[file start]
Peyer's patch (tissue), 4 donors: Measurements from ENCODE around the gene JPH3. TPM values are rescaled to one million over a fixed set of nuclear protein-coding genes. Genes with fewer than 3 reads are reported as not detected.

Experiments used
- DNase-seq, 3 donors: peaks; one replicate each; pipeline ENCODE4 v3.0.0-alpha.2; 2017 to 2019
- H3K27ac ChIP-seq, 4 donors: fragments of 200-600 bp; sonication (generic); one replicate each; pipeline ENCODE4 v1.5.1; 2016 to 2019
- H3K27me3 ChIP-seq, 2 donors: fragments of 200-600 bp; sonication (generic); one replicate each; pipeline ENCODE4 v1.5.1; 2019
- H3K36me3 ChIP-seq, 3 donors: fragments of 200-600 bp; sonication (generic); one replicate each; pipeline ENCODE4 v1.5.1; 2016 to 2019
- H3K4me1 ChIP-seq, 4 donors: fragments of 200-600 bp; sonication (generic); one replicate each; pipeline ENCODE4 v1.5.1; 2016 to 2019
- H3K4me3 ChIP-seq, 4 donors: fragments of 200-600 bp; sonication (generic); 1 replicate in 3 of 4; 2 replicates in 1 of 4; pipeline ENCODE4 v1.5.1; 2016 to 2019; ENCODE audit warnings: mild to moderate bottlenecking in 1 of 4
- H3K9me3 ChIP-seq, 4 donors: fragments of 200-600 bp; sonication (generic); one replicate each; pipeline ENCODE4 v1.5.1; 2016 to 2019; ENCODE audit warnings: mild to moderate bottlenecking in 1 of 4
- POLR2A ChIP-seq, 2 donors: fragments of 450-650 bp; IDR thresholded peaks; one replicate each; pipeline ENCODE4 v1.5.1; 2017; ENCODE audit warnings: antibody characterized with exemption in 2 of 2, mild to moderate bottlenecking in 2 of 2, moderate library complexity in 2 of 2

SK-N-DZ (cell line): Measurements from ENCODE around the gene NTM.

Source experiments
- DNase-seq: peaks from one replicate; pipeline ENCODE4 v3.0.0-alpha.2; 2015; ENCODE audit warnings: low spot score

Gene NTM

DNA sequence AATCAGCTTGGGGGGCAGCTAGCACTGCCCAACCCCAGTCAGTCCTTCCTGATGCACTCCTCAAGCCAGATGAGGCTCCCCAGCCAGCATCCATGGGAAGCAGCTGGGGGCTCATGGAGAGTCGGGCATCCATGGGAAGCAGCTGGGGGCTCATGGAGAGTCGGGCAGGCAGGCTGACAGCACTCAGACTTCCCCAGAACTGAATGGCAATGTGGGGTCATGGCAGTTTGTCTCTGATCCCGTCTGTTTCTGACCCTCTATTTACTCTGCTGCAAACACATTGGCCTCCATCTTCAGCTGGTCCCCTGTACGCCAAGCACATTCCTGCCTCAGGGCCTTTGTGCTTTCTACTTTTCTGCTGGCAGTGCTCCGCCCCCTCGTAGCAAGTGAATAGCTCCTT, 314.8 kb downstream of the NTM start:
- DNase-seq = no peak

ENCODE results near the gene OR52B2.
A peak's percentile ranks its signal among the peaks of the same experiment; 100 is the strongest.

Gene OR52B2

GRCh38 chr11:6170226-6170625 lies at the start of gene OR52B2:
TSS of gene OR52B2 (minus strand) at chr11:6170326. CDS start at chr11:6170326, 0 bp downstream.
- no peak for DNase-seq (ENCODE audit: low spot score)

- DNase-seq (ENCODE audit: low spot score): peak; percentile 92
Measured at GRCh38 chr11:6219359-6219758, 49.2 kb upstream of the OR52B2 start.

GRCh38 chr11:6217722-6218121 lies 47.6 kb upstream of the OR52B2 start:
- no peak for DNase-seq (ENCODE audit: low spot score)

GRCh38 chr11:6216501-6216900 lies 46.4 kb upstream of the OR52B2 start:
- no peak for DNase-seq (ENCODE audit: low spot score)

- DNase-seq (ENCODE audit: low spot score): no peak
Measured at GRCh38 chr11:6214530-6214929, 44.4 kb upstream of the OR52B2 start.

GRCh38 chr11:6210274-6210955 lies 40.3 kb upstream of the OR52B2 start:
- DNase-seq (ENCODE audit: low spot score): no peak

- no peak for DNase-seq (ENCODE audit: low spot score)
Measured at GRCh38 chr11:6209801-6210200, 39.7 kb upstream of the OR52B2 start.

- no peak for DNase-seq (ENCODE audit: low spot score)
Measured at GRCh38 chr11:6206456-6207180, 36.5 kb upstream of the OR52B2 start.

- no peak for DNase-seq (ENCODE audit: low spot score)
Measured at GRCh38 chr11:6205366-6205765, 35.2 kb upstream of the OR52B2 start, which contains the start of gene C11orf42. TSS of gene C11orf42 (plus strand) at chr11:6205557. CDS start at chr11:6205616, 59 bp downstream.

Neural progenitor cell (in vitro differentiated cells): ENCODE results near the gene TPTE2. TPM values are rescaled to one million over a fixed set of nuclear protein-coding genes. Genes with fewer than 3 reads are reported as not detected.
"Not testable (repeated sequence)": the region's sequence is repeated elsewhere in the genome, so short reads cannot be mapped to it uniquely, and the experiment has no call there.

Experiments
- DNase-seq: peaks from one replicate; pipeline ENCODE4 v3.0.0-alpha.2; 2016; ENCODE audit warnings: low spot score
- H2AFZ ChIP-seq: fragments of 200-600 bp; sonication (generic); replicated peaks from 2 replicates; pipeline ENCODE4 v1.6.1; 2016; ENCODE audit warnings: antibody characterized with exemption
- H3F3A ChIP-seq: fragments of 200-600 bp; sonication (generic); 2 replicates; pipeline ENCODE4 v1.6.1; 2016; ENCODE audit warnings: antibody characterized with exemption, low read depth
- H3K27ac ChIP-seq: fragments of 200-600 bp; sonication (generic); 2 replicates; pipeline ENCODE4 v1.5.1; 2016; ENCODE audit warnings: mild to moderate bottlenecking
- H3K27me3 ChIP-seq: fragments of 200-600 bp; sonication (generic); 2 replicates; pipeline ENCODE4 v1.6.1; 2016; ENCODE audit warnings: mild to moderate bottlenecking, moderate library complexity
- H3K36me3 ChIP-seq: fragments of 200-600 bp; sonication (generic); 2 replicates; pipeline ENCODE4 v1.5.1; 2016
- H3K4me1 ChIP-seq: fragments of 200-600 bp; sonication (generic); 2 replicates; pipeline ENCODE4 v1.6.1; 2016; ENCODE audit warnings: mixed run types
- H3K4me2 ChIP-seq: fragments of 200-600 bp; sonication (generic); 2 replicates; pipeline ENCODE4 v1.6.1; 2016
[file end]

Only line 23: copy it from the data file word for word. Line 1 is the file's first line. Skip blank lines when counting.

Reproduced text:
- DNase-seq (ENCODE audit: low spot score): peak; percentile 92